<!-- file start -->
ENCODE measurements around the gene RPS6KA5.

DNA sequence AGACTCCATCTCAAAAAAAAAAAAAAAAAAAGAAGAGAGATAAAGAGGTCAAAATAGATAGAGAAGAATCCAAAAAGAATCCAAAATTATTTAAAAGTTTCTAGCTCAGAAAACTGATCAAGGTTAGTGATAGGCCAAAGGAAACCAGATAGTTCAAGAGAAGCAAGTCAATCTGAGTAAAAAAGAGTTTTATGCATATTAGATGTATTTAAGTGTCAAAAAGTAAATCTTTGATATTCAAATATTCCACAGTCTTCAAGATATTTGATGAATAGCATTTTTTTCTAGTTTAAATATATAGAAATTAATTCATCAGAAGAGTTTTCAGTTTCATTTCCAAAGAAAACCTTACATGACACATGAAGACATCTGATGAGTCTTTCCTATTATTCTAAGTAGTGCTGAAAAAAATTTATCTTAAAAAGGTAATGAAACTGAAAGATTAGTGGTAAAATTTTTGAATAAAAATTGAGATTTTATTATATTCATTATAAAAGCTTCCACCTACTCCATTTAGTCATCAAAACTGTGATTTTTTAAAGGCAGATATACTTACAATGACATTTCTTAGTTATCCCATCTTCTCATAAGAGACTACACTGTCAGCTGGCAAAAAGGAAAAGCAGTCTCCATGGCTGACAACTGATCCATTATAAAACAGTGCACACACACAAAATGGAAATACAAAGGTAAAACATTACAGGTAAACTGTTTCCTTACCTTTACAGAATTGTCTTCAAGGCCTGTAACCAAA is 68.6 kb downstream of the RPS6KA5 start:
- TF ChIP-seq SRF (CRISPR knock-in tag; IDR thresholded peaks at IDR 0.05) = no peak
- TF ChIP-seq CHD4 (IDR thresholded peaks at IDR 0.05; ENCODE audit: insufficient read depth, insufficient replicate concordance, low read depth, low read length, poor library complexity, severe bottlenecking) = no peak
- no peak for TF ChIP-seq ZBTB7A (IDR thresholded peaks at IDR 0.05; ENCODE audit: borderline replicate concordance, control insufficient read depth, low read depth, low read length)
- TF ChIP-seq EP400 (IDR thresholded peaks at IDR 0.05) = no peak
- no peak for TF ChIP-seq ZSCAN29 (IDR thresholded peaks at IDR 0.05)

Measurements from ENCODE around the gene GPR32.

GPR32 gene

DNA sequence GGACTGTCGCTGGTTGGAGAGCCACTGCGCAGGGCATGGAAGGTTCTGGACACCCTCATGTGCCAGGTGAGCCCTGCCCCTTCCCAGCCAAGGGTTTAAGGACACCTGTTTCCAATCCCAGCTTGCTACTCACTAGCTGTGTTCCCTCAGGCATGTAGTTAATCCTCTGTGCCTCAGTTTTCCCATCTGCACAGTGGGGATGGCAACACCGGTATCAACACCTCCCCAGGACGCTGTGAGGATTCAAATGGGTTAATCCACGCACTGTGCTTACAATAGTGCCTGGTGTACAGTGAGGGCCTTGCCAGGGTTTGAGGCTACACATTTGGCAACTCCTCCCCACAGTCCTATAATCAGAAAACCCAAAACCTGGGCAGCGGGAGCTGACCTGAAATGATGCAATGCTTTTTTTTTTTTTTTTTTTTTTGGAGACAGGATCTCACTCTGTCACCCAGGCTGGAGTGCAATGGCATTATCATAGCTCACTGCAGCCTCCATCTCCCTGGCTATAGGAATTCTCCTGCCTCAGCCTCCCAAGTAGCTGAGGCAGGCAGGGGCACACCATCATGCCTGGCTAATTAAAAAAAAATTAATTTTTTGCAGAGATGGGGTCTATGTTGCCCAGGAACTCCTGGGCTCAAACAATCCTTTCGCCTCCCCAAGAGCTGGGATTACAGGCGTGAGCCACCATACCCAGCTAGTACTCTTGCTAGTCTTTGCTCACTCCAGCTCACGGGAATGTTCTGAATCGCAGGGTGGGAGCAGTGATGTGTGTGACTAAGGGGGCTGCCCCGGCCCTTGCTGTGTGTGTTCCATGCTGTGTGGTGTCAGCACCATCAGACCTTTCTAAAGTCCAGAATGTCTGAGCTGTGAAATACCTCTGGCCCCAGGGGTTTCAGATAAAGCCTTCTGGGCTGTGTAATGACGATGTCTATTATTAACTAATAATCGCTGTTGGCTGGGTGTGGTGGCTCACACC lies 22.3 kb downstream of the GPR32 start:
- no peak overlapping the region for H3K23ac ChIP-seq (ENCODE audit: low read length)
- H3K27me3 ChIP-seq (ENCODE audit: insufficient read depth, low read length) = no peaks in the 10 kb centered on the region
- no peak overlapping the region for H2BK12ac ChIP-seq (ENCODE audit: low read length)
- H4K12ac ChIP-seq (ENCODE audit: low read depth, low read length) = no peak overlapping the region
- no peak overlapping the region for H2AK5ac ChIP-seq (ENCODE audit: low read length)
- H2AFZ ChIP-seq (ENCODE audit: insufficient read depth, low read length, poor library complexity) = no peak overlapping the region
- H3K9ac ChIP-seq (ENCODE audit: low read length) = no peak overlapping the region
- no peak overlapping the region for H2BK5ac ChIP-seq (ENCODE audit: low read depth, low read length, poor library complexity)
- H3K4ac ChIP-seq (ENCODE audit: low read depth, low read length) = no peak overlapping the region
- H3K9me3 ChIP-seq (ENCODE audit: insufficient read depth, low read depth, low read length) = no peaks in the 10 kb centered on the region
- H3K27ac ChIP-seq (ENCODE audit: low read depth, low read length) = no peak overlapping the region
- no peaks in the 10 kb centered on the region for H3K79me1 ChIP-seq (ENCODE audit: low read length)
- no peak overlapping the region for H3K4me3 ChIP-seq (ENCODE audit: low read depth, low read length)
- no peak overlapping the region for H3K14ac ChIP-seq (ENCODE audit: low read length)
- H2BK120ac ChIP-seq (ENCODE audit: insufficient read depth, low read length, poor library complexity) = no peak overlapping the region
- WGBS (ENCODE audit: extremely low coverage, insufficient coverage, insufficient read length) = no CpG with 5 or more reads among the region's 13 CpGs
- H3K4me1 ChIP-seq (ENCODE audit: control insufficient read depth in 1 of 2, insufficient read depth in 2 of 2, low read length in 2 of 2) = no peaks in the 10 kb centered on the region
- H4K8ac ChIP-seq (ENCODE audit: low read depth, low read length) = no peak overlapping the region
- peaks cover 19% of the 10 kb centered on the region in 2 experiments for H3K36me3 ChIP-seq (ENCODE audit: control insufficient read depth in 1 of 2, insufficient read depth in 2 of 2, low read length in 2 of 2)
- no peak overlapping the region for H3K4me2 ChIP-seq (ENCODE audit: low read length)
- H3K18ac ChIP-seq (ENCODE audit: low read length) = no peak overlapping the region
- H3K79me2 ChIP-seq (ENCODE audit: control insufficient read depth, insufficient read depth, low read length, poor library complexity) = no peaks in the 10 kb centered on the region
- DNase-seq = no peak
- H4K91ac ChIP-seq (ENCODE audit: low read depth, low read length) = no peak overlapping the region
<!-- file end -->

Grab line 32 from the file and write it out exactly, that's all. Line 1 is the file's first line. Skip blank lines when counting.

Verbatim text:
- H3K79me2 ChIP-seq (ENCODE audit: control insufficient read depth, insufficient read depth, low read length, poor library complexity) = no peaks in the 10 kb centered on the region